Scripps, OPM Lead Learning! 100 List

 

What can Scripps Health, the U.S. Center for Leadership Development and other diverse private- and public-sector organizations like Cricket Wireless, WD-40, High Tech Academy and the U.S. Defense Acquisition University (DAU) have in common?

Easy: Their learning/training personnel and programs are undisputedly among the cream of the crop nationally. And this year’s Learning! 100 list celebrates their excellence.

These honors are unlike any other, in that they have a solid, research-based approach that offers organizations a level playing field despite size. Applicants are evaluated across three criteria: Collaborative Strategies’ Collaboration Index, Darden School’s Learning Culture Index, and overall organizational performance.

There is much to be learned from these winners and other applicants, many of whom had instituted thorough leadership training initiatives.

For instance, Stan Sewitch of WD-40 notes a couple reasons why leadership training is so important:

“One is that there is no substitute for quality leadership. No process, procedure, strategy or any amount of financial resources can succeed without leaders who are experienced, capable, trustworthy, values-based and invested in providing service to the organization.

“Another is that we have recognized that attracting, retaining and developing our talented members is a strategic driver of our business. We methodically apply resources, people and effort to accomplishing this strategic objective, with metrics attached.”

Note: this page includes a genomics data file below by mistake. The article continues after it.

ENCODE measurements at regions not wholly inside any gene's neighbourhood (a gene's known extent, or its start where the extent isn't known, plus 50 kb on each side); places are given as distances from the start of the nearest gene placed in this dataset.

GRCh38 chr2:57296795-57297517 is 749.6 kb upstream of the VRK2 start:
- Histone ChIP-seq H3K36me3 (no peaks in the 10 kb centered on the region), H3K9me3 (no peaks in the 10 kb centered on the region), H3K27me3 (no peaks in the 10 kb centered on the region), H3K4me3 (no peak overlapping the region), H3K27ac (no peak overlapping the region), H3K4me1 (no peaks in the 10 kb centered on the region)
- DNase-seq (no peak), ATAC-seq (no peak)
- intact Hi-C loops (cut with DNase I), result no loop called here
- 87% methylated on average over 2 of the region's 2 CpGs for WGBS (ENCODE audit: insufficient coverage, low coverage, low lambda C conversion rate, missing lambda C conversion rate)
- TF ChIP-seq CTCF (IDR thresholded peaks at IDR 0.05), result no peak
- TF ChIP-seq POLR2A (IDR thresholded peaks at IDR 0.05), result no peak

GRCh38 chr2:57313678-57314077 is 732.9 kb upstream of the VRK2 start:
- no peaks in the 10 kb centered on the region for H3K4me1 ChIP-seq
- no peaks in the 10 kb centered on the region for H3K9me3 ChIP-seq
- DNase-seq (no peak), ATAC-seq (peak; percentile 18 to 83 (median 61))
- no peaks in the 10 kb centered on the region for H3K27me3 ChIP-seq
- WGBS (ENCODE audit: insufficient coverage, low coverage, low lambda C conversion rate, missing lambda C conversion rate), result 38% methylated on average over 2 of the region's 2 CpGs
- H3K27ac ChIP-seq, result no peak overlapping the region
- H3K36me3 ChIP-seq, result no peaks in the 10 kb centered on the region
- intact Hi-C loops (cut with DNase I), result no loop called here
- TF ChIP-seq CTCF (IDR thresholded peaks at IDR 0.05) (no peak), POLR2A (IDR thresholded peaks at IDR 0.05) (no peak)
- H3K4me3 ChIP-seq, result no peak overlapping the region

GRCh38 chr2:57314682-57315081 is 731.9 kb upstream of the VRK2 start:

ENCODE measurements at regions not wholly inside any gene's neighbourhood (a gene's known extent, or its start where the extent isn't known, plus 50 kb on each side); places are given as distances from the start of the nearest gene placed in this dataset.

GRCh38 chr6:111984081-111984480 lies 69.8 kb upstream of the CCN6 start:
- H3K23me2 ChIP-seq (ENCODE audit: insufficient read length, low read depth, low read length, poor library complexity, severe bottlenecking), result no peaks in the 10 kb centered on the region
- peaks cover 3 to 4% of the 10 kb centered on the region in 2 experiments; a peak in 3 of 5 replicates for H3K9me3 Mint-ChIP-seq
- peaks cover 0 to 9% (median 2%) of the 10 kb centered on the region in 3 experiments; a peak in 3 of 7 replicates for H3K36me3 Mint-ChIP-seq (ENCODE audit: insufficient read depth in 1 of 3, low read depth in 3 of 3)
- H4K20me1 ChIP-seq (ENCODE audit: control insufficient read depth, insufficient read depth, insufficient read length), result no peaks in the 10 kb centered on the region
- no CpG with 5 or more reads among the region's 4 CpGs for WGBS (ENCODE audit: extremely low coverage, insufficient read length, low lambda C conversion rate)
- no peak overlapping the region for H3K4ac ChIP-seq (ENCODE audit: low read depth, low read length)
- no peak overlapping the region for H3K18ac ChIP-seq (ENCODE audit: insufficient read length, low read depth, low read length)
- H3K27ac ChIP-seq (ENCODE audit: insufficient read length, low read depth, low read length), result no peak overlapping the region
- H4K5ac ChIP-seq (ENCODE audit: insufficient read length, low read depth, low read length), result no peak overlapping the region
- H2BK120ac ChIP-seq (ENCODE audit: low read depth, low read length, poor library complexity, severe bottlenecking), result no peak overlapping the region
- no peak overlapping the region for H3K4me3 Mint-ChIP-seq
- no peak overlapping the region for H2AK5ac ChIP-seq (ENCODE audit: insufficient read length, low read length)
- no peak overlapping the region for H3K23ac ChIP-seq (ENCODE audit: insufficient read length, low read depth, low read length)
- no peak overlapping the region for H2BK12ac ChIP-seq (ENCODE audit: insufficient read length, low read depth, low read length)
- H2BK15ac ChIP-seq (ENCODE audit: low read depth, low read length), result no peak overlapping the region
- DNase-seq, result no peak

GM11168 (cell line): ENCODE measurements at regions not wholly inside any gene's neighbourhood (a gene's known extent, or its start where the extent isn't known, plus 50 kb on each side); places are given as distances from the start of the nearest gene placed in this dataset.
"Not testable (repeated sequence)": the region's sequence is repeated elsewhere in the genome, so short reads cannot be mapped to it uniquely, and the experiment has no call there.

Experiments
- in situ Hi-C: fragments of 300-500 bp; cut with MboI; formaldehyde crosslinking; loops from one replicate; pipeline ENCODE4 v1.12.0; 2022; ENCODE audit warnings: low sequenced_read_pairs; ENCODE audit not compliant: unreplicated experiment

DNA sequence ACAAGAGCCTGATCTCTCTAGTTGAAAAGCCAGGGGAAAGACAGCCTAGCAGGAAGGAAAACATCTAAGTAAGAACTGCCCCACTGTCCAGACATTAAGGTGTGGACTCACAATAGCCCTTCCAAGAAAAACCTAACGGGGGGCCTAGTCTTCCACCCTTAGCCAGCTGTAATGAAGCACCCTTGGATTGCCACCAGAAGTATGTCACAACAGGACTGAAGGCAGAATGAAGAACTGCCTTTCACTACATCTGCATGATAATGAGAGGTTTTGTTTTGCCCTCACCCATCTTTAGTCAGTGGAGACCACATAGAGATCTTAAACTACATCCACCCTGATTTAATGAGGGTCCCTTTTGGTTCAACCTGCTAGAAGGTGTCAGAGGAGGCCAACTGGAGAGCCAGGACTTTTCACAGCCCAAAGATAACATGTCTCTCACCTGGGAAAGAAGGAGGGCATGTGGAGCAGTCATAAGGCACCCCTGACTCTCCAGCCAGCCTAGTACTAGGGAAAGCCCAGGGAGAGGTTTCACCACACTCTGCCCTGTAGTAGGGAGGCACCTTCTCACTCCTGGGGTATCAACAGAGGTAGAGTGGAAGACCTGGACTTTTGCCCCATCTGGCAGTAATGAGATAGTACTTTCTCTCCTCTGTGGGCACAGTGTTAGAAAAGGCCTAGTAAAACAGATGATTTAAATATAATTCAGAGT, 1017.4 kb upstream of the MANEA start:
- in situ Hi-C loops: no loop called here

And Stephanie VanGilder of Mercy Technology Services says:

“Executive sponsorship is key to the success of any major culture shifting initiative. When senior leadership gets behind an initiative, it is a powerful motivator. Our leaders have been visible helping to change the culture of the organization. They have provided course suggestions and book recommendations and have even helped to lead book club discussions.”

Brian Cooksey of Shaw Industries reveals that his company’s leadership training isn’t just for leaders:

“We’re trying to build a leadership toolkit of different skills that any member of our organization on the operations side would have. We also have a relief supervisor program when hourly associates fill in for supervisors from time to time. They go through this training as well and become a pool we try to recruit from. We like to see them move into supervisory positions over time. We also have some full-time hourly leadership employees who go through training and can move into the pool.”

Kate Kearney of Choice Logistics suggests methods for keeping training real, among them:

>> “Make an immediate with follow-up discussions after training sessions to engage employees in a dialog about their key take-aways.”

>> “Develop case studies based on real situations they have encountered that are related to the training topic.”

>> “Keep department heads in the loop, so they can help support employees.”

To find out more about how the leading companies are being so successful with their learning programs, review the list and watch for upcoming sessions, Web seminars, articles and events hosted by Elearning! magazine.

TOP 10 PRIVATE SECTOR LEARNING ORGANIZATIONS

1) Scripps Health

2) Cricket Wireless

3) WD-40

4) Shaw Industries

5) ADI, a Honeywell Company

6) Vi

7) USAA

8) ViaSat

9) Salesforce

10) Underwriters Lab

TOP 10 PUBLIC SECTOR LEARNING ORGANIZATIONS

1) U.S. Office of Personnel Management

2) High Tech Academy San Diego

3) U.S. Defense Acquisition University

4) NASCAR

5) PGA of America

6) American Heart Association

7) U.S. Department of Veterans Affairs

8) International Society of Technology in Education

9) Team Orlando

10) Wounded Warrior Program

—More information: Elearning! magazine, September/October 2014

 

 

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